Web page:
Library School – Hypermedia Module

Second in the two-part series on Semester 1 (Autumn 2014) of library school. For my previous post explaining generally about the course, click here.

This module was called Hypermedia for the Information Professional and introduced hypermedia, e.g. the web and digital technology. Tech skills was a key component that I wanted to do in this qualification and I was mostly satisfied with this module. We covered web design and learned basic web mark-up (XHTML and CSS). This part was ok and I think it definitely helped that I had a bit of knowledge of code already. I found the course material very lacking when completing the assignment which was to write code for a simple, two-page website. This deficiency was due to the content itself and the interface for the teaching material which was a kind of animated, power point type thing. I ended up watching videos on Youtube to solve various problems I encountered when creating my website. One of my “ah-ha” moments was watching a video of a guy talking through and creating all the elements for a basic webpage (sorry can’t give you a link, as I was a bad library student and did not note it down and now cannot find it again). This video made something click for me mainly because of the presentation. It was his voice over explaining the concepts and what the guy was doing, and then there was a split screen video with his text writer window open where he was inputting the code, and then the other side of the screen was the webpage itself being updated in real time, so you could see the effect each bit of code had on the page. As quite a visual person, this method really helped me understand because you could both see and hear what was going on. Anyway I got there in the end with my little website but I think this is a topic that’s best to learn by doing rather reading about about it and it would have helped to have a live person to ask all my questions.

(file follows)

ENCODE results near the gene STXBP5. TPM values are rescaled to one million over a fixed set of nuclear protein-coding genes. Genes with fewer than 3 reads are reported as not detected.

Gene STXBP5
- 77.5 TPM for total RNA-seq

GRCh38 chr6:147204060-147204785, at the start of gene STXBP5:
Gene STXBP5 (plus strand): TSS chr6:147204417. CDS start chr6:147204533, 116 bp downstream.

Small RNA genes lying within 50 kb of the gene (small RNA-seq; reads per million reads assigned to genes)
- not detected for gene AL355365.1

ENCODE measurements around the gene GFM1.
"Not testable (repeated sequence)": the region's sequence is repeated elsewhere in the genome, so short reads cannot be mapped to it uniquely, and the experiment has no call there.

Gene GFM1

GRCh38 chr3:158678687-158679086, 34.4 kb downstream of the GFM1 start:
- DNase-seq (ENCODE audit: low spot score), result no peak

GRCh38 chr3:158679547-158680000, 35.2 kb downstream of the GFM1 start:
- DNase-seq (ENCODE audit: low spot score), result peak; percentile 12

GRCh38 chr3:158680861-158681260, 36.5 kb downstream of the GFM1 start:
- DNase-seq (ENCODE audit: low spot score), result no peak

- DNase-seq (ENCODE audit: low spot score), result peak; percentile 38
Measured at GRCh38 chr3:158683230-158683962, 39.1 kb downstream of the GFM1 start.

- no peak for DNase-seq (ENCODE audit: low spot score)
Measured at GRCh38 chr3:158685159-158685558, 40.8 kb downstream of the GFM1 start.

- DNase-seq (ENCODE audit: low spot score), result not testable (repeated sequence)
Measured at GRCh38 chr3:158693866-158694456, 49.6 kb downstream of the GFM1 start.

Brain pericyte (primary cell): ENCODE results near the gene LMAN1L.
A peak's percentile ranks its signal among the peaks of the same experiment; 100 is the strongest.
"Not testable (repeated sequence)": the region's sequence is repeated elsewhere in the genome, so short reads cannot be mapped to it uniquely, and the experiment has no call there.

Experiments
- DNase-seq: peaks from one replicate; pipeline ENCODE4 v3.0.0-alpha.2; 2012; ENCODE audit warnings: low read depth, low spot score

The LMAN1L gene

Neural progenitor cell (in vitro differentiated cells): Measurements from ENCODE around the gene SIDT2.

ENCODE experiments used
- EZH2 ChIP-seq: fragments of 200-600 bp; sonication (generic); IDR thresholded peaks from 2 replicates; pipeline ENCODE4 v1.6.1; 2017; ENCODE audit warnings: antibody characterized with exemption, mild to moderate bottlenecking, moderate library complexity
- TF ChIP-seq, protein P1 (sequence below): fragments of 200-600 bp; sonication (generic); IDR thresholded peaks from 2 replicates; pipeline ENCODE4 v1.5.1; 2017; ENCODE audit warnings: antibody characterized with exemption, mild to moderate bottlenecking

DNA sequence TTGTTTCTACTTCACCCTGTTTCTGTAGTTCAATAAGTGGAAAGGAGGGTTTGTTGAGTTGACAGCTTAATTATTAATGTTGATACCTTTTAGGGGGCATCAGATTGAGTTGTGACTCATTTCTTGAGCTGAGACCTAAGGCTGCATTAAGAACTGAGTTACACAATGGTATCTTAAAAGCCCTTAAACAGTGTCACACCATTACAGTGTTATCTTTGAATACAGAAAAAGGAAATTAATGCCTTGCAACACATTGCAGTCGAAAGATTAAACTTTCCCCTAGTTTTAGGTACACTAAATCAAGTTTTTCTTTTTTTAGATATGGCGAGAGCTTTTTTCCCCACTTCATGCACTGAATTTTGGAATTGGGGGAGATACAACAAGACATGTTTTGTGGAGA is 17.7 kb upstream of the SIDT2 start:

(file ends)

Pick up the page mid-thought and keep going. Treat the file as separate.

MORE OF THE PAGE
html tattoo